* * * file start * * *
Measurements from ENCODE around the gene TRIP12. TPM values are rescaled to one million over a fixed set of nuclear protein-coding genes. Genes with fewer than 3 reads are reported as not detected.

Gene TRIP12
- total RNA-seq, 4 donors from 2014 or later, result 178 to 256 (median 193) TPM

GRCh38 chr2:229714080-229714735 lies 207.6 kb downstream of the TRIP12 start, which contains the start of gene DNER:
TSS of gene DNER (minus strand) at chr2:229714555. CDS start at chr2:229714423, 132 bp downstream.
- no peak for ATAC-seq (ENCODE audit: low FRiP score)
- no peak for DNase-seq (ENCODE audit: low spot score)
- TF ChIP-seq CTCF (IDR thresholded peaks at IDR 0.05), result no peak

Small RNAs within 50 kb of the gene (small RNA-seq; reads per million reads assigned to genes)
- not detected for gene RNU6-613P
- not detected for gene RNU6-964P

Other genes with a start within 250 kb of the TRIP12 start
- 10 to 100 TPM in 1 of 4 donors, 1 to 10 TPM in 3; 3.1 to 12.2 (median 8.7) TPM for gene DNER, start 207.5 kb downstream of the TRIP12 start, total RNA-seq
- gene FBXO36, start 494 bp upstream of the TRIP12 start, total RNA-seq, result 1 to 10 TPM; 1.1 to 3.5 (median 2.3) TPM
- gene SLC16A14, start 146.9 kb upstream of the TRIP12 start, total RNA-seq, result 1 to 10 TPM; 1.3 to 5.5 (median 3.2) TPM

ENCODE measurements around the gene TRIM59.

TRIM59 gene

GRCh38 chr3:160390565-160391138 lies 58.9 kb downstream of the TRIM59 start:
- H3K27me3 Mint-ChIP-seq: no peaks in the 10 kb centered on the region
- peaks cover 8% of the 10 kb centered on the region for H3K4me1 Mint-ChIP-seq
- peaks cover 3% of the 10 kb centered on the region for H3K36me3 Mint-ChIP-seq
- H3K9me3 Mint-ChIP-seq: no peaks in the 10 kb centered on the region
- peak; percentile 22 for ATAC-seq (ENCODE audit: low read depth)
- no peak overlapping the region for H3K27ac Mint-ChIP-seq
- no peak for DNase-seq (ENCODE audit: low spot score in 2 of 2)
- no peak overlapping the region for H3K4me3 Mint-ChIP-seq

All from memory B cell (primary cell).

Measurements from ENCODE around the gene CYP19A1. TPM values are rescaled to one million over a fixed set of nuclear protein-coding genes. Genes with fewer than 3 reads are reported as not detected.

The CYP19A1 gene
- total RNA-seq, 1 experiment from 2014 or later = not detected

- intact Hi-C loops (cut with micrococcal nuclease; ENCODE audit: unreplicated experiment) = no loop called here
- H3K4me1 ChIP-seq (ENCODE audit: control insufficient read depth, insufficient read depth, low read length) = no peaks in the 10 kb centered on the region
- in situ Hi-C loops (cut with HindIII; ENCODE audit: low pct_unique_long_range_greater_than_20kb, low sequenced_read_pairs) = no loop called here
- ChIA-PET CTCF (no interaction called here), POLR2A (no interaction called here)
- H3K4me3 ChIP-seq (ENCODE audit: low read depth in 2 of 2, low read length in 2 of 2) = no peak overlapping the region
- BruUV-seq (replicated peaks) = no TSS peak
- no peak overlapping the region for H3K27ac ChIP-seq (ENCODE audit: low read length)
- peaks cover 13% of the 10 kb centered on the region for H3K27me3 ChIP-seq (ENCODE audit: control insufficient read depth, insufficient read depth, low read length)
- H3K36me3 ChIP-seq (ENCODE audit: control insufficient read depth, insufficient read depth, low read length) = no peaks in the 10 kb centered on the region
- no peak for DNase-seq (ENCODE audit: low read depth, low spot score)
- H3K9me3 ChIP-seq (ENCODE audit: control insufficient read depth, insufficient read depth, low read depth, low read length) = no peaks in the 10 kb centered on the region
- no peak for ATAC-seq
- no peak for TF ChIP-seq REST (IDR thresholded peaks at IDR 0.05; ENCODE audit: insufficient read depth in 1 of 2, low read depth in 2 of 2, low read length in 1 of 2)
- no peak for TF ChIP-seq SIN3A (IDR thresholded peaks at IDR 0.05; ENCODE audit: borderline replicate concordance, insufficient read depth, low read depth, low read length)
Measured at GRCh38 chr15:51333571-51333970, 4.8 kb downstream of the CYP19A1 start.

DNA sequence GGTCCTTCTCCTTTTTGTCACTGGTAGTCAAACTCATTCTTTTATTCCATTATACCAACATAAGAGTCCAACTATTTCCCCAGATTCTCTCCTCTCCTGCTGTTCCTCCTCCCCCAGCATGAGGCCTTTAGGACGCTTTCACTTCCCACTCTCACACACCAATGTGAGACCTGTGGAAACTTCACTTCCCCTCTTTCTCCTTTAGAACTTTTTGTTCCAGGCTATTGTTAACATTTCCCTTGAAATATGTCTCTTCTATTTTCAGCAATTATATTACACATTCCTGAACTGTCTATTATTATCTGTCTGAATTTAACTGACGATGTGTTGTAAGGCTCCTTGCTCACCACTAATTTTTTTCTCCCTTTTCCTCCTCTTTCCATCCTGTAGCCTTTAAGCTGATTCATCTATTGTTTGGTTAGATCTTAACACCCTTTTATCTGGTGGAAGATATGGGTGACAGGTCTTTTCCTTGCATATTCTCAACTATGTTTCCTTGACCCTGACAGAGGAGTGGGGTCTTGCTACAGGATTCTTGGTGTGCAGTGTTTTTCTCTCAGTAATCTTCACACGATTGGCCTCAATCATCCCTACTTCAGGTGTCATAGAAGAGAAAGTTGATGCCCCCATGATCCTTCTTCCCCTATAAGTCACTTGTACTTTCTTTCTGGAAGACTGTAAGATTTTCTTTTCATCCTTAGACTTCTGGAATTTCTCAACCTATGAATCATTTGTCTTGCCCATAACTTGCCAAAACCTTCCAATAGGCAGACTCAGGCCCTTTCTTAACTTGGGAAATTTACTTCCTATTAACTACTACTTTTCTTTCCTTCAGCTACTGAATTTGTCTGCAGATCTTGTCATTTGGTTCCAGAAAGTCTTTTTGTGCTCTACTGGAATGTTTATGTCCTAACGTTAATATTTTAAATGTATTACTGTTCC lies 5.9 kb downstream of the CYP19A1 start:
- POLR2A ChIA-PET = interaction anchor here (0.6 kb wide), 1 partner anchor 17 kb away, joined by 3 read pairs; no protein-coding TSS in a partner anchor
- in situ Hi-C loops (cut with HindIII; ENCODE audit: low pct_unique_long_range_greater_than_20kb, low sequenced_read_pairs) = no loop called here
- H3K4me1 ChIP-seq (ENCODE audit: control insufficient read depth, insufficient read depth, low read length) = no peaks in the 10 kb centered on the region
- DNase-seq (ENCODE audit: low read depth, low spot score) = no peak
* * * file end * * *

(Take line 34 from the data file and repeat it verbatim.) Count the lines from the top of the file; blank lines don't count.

- ChIA-PET CTCF (no interaction called here), POLR2A (no interaction called here)